Six questions runners are too embarrassed to ask

Below is a list of just a few questions we've been asked more than once in secret...

March 23rd, 2017 by | Posted in Expert Tips, Training | Tags: , , , ,

Girl stretching and listening to the music on her headphones

So you have a running question you’re too embarrassed to ask. Been there. Whether you’re completely new to the sport or you’re just wanting to pick it up a couple notches, we aim to be a trusted source for all your running-related curiosities. If for whatever reason you’re too ashamed to ask your running-related question, keep in mind that we’ve heard it before. Below is a list of just a few questions we’ve been asked more than once in secret… 

1. I want to start running, but I get tired easily. Is there a quick fix?  

Slow it down. Your aim isn’t to run fast, it’s to stay on your feet for an extended period of time. Over time you will get faster. If you’re feeling tired, slow down to a manageable pace. You should feel comfortable enough to hold that pace for the duration you plan to be out. Introduce walk breaks if necessary. If you’re looking for a way to get your fitness back as quickly as possible, fartlek workouts are a good bet. Alternating between slow, moderate and intense efforts will go a long way in gaining back speed and endurance. 

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2. I’m a new runner. Is a late-spring half-marathon a dumb idea? 

Not necessarily. If you do the work and increase mileage safely, you could swing a late-spring half-marathon. There isn’t really one straightforward answer to this question though. If you’re someone who is already active and is coming from a sports background, training for a half-marathon is going to come a lot easier than a person who is coming to running after years of inactivity– as long as you commit to your training plan. If you’re the latter, starting with a shorter distance like a 5K or 10K is going to be a smarter idea.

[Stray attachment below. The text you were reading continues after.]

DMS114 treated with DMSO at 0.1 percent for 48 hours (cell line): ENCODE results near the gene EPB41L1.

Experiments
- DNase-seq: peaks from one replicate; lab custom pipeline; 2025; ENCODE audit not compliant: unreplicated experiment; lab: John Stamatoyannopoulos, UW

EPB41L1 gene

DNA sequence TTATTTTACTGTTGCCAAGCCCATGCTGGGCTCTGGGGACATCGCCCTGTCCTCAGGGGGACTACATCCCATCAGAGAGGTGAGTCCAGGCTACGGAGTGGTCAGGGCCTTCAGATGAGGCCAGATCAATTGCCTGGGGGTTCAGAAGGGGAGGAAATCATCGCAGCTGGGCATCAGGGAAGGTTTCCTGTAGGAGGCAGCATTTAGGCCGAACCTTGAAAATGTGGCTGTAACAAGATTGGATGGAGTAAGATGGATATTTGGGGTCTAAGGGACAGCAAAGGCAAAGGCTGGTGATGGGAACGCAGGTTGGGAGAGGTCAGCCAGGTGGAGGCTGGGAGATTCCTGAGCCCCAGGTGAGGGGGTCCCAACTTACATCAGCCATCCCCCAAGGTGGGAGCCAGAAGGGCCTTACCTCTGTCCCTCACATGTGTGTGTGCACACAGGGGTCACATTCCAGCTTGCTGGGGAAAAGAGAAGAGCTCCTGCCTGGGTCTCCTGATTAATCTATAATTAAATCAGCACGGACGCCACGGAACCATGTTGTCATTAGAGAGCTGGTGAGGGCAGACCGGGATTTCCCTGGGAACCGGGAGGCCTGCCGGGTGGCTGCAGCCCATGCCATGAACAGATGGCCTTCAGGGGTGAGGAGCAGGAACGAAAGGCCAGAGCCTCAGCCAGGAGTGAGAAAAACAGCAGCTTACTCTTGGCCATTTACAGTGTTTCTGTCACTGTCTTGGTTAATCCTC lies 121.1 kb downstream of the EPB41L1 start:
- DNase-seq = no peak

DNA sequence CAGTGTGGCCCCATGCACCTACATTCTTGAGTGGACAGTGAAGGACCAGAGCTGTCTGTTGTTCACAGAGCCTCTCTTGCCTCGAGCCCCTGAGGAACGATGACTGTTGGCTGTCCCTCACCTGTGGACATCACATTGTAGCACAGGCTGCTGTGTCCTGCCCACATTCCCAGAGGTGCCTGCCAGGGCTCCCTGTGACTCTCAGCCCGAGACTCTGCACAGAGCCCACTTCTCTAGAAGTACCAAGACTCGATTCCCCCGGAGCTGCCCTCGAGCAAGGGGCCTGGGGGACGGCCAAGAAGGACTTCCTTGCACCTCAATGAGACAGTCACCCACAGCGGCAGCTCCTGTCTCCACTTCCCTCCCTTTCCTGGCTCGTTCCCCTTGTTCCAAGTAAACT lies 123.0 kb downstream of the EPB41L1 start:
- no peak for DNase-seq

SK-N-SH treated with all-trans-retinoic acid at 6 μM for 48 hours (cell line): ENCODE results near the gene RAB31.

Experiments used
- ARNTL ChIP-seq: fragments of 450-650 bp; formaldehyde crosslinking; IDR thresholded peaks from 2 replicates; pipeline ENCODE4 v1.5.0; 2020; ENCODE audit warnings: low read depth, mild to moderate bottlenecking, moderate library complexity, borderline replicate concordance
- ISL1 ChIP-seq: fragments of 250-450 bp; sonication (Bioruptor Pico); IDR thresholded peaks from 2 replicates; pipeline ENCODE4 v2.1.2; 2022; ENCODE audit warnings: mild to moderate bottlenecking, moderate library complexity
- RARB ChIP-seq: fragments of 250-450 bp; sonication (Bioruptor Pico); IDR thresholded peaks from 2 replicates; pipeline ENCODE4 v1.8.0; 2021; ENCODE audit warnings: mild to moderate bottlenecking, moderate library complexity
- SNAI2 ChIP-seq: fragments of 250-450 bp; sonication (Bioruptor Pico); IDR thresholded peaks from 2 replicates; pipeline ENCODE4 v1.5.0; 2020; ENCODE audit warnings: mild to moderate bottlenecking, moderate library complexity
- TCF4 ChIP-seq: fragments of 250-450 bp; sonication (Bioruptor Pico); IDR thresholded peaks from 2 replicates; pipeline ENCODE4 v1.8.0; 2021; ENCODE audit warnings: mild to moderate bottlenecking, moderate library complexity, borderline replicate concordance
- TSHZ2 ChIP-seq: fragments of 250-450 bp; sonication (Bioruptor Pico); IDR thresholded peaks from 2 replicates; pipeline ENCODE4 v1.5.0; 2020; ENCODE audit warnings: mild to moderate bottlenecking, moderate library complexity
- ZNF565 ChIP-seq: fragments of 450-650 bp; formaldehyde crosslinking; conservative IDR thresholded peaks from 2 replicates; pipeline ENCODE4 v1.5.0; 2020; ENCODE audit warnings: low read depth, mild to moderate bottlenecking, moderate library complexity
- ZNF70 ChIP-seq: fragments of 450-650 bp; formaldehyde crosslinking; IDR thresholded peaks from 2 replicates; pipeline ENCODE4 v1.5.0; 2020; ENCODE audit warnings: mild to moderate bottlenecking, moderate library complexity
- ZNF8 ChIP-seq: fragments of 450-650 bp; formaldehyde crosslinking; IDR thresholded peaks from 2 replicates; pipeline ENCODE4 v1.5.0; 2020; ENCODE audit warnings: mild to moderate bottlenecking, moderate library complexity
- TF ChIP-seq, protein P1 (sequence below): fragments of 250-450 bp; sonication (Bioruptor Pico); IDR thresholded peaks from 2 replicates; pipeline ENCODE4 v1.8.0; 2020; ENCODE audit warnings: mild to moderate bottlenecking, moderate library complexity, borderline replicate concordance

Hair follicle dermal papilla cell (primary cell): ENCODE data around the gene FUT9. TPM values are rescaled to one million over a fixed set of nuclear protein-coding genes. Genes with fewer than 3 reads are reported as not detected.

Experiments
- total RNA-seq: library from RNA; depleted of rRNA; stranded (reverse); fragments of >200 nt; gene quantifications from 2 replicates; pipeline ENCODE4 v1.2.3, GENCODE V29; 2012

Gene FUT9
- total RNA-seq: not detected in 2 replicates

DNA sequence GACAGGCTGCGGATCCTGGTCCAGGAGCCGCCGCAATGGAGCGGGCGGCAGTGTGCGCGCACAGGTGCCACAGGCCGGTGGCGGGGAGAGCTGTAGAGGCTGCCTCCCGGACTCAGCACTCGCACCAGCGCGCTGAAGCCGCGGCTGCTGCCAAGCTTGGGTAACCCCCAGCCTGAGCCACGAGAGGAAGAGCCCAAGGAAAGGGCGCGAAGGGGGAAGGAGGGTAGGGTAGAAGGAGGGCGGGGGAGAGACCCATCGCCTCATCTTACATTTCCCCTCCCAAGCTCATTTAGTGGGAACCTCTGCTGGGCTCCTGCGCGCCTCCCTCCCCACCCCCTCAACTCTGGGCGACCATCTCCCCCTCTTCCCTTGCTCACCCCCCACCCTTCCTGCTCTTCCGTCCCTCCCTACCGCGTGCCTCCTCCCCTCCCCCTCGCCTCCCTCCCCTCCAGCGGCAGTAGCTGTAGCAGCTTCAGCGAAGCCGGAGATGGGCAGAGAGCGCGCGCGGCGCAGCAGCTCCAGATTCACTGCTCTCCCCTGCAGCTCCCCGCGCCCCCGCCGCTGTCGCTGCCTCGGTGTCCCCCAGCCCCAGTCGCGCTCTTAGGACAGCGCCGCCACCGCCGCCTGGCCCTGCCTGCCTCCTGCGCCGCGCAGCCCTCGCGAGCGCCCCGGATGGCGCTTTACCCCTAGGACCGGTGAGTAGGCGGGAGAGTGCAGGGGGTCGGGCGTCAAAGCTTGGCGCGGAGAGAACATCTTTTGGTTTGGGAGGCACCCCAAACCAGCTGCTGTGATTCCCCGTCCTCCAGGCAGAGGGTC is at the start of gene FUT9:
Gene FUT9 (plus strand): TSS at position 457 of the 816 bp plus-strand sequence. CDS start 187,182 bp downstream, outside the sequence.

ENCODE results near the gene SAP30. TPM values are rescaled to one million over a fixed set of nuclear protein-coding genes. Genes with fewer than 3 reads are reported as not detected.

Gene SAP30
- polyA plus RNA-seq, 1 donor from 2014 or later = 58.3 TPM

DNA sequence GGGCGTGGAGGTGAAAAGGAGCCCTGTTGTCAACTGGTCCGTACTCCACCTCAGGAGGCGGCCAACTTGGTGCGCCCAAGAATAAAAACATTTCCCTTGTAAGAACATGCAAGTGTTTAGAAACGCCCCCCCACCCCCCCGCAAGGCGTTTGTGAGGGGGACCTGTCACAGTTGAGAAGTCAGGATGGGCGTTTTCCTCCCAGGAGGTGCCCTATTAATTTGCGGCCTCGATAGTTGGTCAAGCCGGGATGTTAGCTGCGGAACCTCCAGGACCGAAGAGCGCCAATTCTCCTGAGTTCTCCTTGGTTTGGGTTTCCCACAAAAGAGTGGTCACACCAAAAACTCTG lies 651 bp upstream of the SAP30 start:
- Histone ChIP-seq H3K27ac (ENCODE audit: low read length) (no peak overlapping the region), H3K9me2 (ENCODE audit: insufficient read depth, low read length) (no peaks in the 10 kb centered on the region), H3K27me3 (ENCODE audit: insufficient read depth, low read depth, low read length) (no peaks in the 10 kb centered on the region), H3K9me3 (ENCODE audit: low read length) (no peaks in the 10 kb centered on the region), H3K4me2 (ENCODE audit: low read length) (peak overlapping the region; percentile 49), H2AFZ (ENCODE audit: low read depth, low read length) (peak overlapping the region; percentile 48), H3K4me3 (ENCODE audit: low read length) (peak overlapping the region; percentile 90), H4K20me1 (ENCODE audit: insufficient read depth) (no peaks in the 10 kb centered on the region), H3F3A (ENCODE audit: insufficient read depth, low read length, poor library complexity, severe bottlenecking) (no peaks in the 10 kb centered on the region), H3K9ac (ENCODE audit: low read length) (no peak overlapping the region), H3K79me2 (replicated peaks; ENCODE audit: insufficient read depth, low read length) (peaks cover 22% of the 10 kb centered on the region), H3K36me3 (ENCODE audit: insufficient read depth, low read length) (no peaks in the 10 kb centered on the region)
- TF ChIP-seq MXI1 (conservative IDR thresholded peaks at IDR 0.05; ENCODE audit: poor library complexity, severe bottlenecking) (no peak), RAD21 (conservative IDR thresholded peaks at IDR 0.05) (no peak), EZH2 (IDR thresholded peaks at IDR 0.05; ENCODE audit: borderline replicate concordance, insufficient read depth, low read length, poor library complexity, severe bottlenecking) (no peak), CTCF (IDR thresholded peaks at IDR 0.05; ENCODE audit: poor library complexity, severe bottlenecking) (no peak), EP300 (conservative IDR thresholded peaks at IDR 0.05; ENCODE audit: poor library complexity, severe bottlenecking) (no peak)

3. I’m getting in shape for the first time in years, but I’m scared to run in public in case I’ll be judged. 

This is a common fear among new runners. Truthfully, most of the time other runners don’t even notice the paces or appearances of those who they share the roads with. Keep in mind that the running scene is also incredibly diverse with runners coming from all ages, paces, body types and abilities. Everyone is equally deserving of the chance to become a runner too. Remember that no matter what pace you run at, there’s always someone faster and there’s always someone slower. If you’re embarrassed about your slow jog, recognize that if anyone does notice, rather than judge you for it, it’s way more likely that you’ve inspired them not to skip their workout that day. Well done! 

4. Why do others runners keep warning me about high mileage? I thought the more, the better. 

Too much of anything is often a bad thing. Other runners are warning you about doing too much too fast. If you go from low mileage to high mileage, it’s only a matter of time before you get injured. To build mileage safely, work up to the longer distances over time by increasing long run distances by 15 per cent each week. Listen to your body. If you need a day off, take a day off. 

5. I don’t run because I can’t find a good sports bra. 

There are tons of great, high quality sports bras on the market and they’re made for all kinds of body types. If this is a struggle, keep in mind that a good sports bra is a worthwhile investment. Our useful round-up of sports bras that actually fit curvy figures is here. And yes, we have tested them. 

6. What’s the benefit of doing my intervals on the track? 

There are many reasons why you should consider doing your next workout on the track. A track’s surface is softer and more runner-friendly than concrete and it’s smoother than trails so you can go faster too. By running on a track, you also know the exact distance of each lap (400m on an outdoor track) and you don’t have to account for hills or rough terrain. If you’re running indoors, you won’t have wind slowing down your times which keeps your kilometre repeats honest.